Soggy Field Conditions Continue in South Carolina


There were 3.8 days suitable for field work in South Carolina, about the same as the previous week, as reported in the latest, and second to last crop progress report for the week ended November 22nd.  Topsoil moisture is rated at 51% adequate and 49% surplus.  Charles Davis with Calhoun County reports that soggy field conditions and continued rainfall are still hampering harvest efforts.  Most fields are unable to support equipment.  And Mark Nettles with Orangeburg County reports that it’s becoming apparent that many fields may not get harvested this season due to poor crop quality and excessive soil moisture.

Rain and Excessive Soil Moisture Continues to Delay Harvest and Wheat Planting

In the latest crop progress report for conditions through Sunday, November 22, there were 3.5 suitable for field work in North Carolina, about the same as the previous week.  Topsoil moisture is rated at 4% very short, 4% short, 52% average and 40% surplus.  Janice Nicholson with Rutherford County FSA reports that corn, soybeans and hay were harvested during the dry periods during the week, but harvest is still being delayed by rain. And Mike Carroll with Craven County Extension says that wheat in his area isn’t being planted due to excessive moisture in the soil, and that same moisture continues to delay harvest and degrade quality.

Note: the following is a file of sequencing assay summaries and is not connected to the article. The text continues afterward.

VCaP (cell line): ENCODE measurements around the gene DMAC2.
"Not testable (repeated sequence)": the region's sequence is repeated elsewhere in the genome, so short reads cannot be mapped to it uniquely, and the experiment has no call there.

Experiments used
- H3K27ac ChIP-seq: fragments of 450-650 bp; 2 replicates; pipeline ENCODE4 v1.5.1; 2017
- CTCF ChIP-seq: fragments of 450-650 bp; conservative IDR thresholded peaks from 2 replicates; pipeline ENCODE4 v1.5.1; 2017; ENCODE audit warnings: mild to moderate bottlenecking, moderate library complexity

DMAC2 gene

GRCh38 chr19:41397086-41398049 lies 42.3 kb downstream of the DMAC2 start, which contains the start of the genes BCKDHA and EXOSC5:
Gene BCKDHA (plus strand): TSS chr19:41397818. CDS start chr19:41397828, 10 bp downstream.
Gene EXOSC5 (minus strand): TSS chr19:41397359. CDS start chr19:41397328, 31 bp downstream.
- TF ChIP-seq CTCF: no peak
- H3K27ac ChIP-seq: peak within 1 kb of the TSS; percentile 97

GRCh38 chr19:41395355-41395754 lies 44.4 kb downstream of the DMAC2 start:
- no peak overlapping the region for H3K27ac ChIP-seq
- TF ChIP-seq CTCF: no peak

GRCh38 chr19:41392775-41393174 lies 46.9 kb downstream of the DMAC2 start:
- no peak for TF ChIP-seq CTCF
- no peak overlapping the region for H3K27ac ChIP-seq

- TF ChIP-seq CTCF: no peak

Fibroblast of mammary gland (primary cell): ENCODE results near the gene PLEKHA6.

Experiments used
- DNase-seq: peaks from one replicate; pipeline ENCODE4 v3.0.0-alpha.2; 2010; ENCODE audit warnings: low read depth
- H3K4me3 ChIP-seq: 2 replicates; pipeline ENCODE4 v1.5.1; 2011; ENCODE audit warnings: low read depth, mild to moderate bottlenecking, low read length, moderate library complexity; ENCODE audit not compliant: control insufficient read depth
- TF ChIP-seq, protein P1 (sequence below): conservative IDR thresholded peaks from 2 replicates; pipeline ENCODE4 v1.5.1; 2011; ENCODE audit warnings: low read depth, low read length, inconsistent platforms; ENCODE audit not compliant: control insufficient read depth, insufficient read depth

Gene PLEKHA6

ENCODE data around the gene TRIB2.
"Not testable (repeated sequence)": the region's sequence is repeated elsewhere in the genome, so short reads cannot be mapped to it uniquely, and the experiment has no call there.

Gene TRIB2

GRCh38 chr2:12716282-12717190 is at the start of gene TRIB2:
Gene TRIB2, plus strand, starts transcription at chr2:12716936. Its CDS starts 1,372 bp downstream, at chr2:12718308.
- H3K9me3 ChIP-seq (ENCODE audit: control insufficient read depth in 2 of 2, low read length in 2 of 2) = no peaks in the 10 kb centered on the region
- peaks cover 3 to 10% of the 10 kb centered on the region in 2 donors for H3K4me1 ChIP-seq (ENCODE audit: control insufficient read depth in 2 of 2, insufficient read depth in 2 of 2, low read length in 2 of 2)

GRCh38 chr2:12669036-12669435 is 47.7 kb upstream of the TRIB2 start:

N.C. turkey litter power plant on track

North Carolina on track to become is home to the nation’s first waste-to-energy plant that burns 100 percent turkey litter.

Set to open the first quarter of 2016, a $25 million, 165,000-square-foot waste-to-energy facility in Sampson County will convert turkey waste into the equivalent of 95 million kilowatt hours of electricity, according to media reports.

Prestage AgEnergy, a division of Prestage Farms, proposed the waste-to-energy facility to generate steam to power its processes using 55,000 tons waste from more than 60 producers in the eastern half of the state.'

A native of the Texas Panhandle, Rhonda was born and raised on a cotton farm where she saw cotton farming evolve from ditch irrigation to center pivot irrigation and harvest trailers to modules. After graduating from Texas Tech University, she got her start in radio with KGNC News Talk 710 in Amarillo, Texas.